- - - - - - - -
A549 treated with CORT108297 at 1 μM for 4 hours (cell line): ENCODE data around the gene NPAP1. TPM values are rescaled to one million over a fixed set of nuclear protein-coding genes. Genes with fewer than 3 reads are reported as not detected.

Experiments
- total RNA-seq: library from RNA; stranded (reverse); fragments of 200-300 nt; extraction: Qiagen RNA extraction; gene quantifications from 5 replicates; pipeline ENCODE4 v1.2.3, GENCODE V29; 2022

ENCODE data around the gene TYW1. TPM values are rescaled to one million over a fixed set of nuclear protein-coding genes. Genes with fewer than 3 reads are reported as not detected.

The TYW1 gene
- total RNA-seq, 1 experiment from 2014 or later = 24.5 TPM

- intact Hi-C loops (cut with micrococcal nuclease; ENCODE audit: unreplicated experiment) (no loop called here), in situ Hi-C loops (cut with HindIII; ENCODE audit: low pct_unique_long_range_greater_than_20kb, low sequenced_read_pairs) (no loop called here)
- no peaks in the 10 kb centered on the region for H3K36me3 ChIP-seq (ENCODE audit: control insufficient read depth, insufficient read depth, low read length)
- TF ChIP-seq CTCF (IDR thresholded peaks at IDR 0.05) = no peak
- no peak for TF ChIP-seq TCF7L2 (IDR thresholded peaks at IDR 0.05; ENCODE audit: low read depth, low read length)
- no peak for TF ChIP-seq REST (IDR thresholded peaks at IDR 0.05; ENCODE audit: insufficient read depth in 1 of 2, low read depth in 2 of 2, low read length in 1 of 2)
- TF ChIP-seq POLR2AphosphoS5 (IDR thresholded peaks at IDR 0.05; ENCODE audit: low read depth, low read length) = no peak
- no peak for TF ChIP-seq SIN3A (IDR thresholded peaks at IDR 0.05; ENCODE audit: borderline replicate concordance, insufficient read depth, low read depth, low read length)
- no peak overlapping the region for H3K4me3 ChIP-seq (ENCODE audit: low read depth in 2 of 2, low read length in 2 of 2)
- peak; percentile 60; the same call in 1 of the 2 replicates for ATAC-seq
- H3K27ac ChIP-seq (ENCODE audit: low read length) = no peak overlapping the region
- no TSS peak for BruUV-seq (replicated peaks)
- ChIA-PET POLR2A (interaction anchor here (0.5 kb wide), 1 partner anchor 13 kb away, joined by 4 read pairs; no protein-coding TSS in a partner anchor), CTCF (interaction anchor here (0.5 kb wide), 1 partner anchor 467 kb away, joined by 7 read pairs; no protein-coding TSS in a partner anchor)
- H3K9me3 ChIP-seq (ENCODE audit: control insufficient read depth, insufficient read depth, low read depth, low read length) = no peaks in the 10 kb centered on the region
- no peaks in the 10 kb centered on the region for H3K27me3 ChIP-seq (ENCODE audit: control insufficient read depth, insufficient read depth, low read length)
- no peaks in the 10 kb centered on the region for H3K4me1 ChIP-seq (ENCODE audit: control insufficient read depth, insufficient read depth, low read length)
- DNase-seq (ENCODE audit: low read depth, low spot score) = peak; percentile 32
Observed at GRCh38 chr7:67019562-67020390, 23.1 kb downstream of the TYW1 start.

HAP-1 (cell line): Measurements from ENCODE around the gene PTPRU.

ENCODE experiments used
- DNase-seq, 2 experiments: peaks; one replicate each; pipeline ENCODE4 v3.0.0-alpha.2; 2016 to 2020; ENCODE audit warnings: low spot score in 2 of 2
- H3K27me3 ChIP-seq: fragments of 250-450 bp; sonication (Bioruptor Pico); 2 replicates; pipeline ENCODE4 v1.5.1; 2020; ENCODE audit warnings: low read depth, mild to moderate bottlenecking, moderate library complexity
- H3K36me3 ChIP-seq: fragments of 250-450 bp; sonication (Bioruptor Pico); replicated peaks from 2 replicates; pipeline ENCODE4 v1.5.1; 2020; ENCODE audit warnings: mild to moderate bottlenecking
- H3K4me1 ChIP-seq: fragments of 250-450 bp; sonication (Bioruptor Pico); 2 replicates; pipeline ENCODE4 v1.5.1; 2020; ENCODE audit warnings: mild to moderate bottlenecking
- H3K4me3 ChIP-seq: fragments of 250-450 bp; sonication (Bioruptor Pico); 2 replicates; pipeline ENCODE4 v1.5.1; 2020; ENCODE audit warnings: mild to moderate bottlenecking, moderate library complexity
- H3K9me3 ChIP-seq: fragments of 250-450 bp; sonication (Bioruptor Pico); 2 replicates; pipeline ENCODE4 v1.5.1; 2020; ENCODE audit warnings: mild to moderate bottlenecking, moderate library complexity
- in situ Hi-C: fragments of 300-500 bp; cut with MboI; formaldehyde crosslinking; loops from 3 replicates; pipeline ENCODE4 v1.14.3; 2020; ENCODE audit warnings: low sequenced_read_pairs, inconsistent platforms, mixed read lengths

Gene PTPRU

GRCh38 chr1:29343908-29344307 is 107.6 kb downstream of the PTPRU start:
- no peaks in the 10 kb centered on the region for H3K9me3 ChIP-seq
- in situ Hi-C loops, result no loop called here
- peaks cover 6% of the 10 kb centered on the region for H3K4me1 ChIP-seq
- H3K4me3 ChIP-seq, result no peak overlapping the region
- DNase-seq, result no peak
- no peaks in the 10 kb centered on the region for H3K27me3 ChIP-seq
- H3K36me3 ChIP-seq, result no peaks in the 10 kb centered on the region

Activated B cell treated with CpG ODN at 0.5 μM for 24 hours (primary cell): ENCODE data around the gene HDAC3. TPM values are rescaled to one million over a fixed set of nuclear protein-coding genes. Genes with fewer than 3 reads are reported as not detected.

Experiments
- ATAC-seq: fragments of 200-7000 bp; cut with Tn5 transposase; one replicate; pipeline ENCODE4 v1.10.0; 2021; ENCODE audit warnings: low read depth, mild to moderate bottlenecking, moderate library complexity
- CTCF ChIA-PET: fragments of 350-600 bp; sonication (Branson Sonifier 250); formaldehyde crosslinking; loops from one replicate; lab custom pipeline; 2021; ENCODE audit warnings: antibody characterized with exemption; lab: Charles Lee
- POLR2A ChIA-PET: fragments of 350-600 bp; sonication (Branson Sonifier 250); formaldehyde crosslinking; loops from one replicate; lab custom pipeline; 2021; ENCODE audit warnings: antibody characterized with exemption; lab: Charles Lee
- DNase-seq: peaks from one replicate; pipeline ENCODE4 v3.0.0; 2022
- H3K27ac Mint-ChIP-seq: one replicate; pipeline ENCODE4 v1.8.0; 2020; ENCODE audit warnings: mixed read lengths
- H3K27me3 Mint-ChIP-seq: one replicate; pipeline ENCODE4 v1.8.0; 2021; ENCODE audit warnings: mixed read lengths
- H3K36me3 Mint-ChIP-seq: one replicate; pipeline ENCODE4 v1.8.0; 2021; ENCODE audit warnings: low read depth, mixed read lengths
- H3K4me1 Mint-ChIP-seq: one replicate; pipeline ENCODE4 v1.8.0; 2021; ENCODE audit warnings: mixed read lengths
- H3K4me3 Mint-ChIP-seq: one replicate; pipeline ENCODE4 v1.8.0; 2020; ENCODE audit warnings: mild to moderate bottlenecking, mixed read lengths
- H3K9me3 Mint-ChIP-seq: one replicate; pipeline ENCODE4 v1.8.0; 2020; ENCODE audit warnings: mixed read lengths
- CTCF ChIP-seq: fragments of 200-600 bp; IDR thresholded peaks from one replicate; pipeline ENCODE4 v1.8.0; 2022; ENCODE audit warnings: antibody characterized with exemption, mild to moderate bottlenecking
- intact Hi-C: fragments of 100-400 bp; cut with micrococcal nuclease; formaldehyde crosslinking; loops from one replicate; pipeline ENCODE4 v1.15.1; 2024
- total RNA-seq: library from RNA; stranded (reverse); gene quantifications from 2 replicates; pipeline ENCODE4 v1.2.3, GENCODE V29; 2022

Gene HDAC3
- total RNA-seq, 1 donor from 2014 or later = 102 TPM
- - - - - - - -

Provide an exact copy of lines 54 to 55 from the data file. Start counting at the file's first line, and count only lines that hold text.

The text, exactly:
- CTCF ChIP-seq: fragments of 200-600 bp; IDR thresholded peaks from one replicate; pipeline ENCODE4 v1.8.0; 2022; ENCODE audit warnings: antibody characterized with exemption, mild to moderate bottlenecking
- intact Hi-C: fragments of 100-400 bp; cut with micrococcal nuclease; formaldehyde crosslinking; loops from one replicate; pipeline ENCODE4 v1.15.1; 2024